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The Year Ahead for Multicultural Marketing
By Laura Semple
The Association of National Advertisers (ANA) recently wrapped up what may have been its most compelling multicultural marketing conference in recent memory. Sure, the lineups were similar to years past, with an impressive group of senior marketers representing a number of top brands. What was different, however, was the tone of the conversation.
P&G’s Chief Marketing Officer Marc Pritchard summed it up rather perfectly: “If you’re not doing multicultural marketing, then you are not doing marketing.” Present tense, not forward looking. Emphasizing the urgency of connecting with an amazing tapestry of people throughout the United States. This sentiment was echoed by many others throughout the event.
The ANA’s Alliance for Inclusive Multicultural Marketing also made a big stir with the introduction of its Cultural Insights Impact Measure (CIIM), which evaluates the effectiveness of cultural insights in advertising and their effect on purchase intent, lift and loyalty. I’m delighted to report that our work for Denny’s, Nationwide and Toyota earned high marks, but you can read about that elsewhere :)
There is a layer of depth in the insights behind the advertising that was presented during the conference that speaks to a society ready to challenge the unconscious bias of our times. In terms of Latinos, the second and third generation are loudly proclaiming their truth as Americans who come in every color, shape and form -- refusing to be seen in ways that limit their multidimensionality.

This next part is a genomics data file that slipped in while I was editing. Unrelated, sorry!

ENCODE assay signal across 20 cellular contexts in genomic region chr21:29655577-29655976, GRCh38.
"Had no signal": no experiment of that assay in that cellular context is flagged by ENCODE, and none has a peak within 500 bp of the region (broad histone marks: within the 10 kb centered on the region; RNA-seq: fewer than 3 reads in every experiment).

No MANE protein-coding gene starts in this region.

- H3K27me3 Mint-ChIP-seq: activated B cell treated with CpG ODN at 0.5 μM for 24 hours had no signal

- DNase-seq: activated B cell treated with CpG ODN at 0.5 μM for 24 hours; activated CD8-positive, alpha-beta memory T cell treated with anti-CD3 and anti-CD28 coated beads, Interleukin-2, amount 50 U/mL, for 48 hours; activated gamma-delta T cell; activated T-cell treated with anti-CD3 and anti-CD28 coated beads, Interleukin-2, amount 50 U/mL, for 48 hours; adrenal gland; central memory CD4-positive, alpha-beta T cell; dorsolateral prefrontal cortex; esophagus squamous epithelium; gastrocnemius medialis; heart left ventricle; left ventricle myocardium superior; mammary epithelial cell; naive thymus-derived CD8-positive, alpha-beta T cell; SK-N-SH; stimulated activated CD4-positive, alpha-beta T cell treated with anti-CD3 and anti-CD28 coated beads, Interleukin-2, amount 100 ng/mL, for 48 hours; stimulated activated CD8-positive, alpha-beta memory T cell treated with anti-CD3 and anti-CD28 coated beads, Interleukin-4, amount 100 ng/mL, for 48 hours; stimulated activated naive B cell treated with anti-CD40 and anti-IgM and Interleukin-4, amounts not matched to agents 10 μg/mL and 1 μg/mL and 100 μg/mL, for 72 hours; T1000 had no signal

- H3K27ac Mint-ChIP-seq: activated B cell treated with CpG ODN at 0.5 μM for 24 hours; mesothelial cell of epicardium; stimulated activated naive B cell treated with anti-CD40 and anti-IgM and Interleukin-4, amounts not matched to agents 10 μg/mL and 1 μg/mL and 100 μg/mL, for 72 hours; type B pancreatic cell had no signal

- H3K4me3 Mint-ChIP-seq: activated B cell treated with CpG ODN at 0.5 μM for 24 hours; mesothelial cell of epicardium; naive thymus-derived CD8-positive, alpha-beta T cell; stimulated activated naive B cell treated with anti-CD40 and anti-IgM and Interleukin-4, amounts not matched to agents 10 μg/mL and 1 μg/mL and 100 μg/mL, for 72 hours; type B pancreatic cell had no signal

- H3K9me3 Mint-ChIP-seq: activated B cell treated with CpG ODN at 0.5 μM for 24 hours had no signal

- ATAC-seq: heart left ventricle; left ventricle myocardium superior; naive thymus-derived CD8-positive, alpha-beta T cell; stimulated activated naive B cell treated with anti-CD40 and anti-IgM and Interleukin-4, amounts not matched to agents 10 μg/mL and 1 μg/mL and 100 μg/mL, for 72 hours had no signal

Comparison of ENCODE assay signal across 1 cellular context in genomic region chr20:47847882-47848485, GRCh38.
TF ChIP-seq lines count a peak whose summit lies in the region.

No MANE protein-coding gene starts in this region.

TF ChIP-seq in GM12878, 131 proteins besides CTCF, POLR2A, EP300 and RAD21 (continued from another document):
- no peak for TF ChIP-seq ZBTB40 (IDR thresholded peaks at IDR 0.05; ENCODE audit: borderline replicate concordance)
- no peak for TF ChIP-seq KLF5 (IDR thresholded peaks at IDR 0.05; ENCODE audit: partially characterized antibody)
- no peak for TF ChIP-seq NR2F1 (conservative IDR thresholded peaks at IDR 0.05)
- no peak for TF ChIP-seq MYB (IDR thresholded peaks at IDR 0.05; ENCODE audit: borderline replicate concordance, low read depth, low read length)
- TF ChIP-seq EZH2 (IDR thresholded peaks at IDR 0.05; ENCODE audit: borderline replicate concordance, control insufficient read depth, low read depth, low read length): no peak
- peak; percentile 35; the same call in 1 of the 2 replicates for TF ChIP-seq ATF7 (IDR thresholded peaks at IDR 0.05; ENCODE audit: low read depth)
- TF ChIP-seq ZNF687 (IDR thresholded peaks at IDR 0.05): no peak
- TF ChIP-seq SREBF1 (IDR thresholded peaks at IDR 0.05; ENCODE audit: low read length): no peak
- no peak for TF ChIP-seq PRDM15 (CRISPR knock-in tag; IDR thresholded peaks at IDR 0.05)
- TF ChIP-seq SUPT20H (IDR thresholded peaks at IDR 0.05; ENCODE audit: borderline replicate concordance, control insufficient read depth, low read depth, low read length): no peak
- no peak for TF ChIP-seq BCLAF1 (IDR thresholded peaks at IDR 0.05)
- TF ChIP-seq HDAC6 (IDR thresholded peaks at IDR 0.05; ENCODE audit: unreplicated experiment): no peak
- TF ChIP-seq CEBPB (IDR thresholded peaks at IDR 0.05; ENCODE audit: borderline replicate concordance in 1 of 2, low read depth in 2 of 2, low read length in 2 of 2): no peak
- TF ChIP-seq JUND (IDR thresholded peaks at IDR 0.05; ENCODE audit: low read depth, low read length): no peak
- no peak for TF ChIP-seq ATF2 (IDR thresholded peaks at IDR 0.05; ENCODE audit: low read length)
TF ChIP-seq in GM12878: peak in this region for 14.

It is against this backdrop that I’d like to offer a few thoughts about opportunities we see, in terms of the embracing culture and individuality, as 2020 rapidly approaches:
- Neutrality will place a bigger role as a symbol of inclusiveness.
- There will be more examples of people evolving culture and challenging pre-conceived notions.
- More big brands will lend their voices to support movements of equality and minority empowerment.
- Advertising will continue with its reinvention process, which we will witness in more long form video, storytelling with a very strong POV.
- Brands will do more of documented walk the walk than the beautiful impactful talk (messages) that was the strength of traditional advertising.
- More than seeking a laugh, brands will continue to strive for advertising that makes us better people and challenges sub-conscious bias. - 2020 will be the year of truly speaking up due to the U.S. census and elections.
- Brand building will happen by supporting movements intended to propel culture forward.
- Afro-Latinos will continue to shine, unveiling a strong sub-cutulture within a culture. - More Latino artistic expression (talent, art, businesses, stories) will serve as canvases for brands to refresh their storytelling.
- The #seeall movement has taken off. Brands will inspire each other to take a stand on the matters that most resonate with their essence.
We are entering a new era of empathy and inclusion where brands are expected to have a point of view. It is very exciting, but it’s not for the faint of heart. There will always be temptation to seek the comfort of indifference and political correctness. Do this at your own peril, as it could cost you valuable time, connections, customers and even a job!
Laura is SVP, Director of Startegy at Conill. @lausemple